In Kane, the court held that the 60-day clock started the moment a provider is first put on notice of a potential overpayment. In the final rule, however, the Centers for Medicare and Medicaid Services (CMS) provides clarity and gives providers additional time to investigate a possible overpayment:
A person has identified an overpayment when the person has, or should have through the exercise of reasonable diligence, determined that the person has received an overpayment and quantified the amount of the overpayment. A person should have determined that the person received an overpayment and quantified the amount of the overpayment if the person fails to exercise reasonable diligence and the person in fact received an overpayment.1
In 2015 the government settled a case with Pediatric Services of America (PSA) for its alleged failure to disclose and return Medicare and Medicaid overpayments. PSA retained credit balances from government payers by absorbing them into their revenue. The Justice Department reported this was the first settlement under the FCA involving a health-care provider’s failure to investigate credit balances to determine whether they resulted from overpayments, citing section 6402 of the ACA and the 60-day rule.6
Mere notification of a possible overpayment does not start the 60-day clock. In the final rule, CMS requires that any investigation of a potential overpayment be completed within six months from receipt of the credible information, absent extraordinary circumstances.
Depending on the overpayment issue, “reasonable diligence” may necessitate looking back in time. The final rule establishes a six-year look-back period. The six years starts on the date the initial overpayment was received.1
Providers can no longer maintain a relaxed attitude about potential overpayments. Skirting the issue is very dangerous. Consider a proactive approach to mitigate your risk by developing a compliance plan as the Office of Inspector General outlines in the “Compliance Program Guidance for Individual and Small Group Physician Practices.”7 RS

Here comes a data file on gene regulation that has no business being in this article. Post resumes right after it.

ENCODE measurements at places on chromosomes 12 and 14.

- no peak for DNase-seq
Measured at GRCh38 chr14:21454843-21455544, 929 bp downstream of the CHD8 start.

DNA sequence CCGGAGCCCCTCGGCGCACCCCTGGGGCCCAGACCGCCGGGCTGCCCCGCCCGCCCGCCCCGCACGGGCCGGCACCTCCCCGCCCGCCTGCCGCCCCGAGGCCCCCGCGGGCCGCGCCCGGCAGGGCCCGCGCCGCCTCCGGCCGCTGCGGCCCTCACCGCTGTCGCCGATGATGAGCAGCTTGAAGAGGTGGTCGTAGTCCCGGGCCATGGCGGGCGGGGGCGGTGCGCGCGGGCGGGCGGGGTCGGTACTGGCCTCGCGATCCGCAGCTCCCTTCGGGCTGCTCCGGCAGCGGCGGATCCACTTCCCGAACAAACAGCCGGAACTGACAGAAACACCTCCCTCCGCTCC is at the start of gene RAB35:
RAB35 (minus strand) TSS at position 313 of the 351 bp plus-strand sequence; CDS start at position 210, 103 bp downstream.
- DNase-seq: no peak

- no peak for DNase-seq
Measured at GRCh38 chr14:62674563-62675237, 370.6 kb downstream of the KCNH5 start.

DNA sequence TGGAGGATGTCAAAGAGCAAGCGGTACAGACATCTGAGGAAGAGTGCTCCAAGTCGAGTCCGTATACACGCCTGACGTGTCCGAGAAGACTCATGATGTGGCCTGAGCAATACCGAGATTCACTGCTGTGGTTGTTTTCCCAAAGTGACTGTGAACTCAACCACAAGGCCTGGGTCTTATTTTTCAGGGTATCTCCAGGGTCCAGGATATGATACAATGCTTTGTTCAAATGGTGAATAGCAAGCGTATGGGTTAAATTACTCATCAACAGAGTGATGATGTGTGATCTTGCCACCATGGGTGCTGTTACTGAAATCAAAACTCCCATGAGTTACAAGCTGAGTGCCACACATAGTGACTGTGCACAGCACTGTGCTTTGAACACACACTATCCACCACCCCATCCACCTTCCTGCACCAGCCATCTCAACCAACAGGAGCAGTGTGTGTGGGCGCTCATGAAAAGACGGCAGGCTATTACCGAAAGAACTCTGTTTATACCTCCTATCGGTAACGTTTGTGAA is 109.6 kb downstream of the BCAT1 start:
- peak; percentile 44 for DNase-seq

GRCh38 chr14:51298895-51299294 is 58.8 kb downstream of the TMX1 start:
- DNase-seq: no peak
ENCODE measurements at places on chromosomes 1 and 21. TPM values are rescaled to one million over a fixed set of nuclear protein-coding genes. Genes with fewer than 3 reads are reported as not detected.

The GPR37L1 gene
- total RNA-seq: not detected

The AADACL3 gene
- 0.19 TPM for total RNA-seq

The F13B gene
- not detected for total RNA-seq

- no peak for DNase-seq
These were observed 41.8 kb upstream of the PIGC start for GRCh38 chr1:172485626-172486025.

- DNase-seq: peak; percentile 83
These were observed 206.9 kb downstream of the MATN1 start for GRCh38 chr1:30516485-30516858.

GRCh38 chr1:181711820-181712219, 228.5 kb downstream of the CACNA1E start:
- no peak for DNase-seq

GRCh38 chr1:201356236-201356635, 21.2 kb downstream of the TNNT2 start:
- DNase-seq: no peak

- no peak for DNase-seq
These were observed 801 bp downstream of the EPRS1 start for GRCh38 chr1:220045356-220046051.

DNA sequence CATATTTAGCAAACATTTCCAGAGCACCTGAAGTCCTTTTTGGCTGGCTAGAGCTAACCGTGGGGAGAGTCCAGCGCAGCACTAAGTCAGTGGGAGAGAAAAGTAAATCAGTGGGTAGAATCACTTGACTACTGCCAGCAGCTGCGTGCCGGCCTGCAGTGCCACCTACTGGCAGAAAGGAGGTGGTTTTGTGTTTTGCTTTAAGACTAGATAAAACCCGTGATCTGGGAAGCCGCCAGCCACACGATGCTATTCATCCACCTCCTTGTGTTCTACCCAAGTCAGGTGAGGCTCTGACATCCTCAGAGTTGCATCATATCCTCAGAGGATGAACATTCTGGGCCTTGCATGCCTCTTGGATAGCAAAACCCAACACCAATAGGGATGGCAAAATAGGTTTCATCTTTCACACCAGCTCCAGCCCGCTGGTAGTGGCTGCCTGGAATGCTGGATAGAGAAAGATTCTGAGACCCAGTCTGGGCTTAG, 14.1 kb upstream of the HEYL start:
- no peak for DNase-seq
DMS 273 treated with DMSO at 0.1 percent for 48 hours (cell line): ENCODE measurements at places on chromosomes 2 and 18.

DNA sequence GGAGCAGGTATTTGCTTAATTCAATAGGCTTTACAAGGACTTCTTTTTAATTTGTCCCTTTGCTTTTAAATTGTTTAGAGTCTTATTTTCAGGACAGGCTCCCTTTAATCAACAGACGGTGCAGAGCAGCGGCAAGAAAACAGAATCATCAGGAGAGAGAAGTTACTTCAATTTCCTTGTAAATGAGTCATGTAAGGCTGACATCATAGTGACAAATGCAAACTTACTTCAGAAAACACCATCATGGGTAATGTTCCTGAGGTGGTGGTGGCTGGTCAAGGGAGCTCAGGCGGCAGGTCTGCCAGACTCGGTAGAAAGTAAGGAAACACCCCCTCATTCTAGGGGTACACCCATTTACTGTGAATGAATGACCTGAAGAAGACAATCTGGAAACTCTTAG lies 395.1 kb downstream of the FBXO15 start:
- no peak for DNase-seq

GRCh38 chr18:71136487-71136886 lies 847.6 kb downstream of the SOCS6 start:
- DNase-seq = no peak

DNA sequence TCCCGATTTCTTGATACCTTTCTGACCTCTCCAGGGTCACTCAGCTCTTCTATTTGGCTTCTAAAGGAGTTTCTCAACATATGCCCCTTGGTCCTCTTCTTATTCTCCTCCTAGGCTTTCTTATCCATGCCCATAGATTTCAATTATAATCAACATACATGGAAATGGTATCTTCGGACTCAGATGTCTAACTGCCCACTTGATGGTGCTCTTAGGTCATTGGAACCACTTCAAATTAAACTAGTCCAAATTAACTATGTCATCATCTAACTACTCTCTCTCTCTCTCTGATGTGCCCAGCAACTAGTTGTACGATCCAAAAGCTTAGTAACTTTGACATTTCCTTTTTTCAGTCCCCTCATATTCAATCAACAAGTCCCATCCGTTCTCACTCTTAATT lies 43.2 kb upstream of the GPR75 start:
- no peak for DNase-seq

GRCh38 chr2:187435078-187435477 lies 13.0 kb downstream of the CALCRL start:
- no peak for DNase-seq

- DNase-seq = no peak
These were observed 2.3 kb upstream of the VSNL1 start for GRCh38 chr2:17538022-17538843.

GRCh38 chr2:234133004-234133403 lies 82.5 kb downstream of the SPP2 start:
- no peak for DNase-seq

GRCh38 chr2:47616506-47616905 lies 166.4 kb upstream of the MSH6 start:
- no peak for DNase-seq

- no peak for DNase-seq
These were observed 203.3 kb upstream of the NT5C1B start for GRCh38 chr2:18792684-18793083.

1. US Department of Health and Human Services. Medicare Program: Reporting and Returning of Overpayments; Final Rule. 42 CFR Parts 401 and 405. https://www.gpo.gov/fdsys/pkg/FR-2016-02-12/pdf/2016-02789.pdf. Updated February 12, 2016. Accessed February 3, 2017.
2. US Social Security Administration. Compilation of Social Security Laws: Medicare and Medicaid Integrity Provisions. Sec. 1128J [42 U.S.C. 1320a-7k]. https://www.ssa.gov/OP_Home/ssact/title11/1128J.htm. Accessed February 3, 2017.
3. US Department of Justice. Civil Monetary Penalties Inflation Adjustment. 28 CFR Parts 20, 22, 36, 68, 71, 76 and 85. Federal Register. 216:81:42491-42503. https://www.gpo.gov/fdsys/pkg/FR-2016-06-30/pdf/2016-15528.pdf. Accessed February 3, 2017.
4. US Justice Department. The False Claims Act: A Primer. https://www.justice.gov/sites/default/files/civil/legacy/2011/04/22/C-FRAUDS_FCA_Primer.pdf. Accessed June 12, 2017.
5. United States ex rel. Kane v. Continuum Health Partners Inc. No. 1:11-CV-02325-ER (SDNY 2015). https://www.healthcarelawtoday.com/wp-content/uploads/sites/15/2015/08/Kane-v.-Healthfirst-Inc..pdf. Accessed February 3, 2017.
6. Pediatric Services of American and related entities to pay $6.88 million to resolve False Claims Act allegations. [press release] US Department of Justice United States Attorney’s Office Southern District of Georgia. August 4, 2015. https://www.justice.gov/usao-sdga/pr/pediatric-services-america-and-related-entities-pay-688-million-resolve-false-claims. Accessed February 3, 2017.
7. US Depart of Health and Human Services. Office of Inspector General. Compliance Program Guidance for Individual and Small Group Physician Practices. Federal Register. 2000;65:59434-59452. https://oig.hhs.gov/authorities/docs/physician.pdf Accessed February 3, 2017.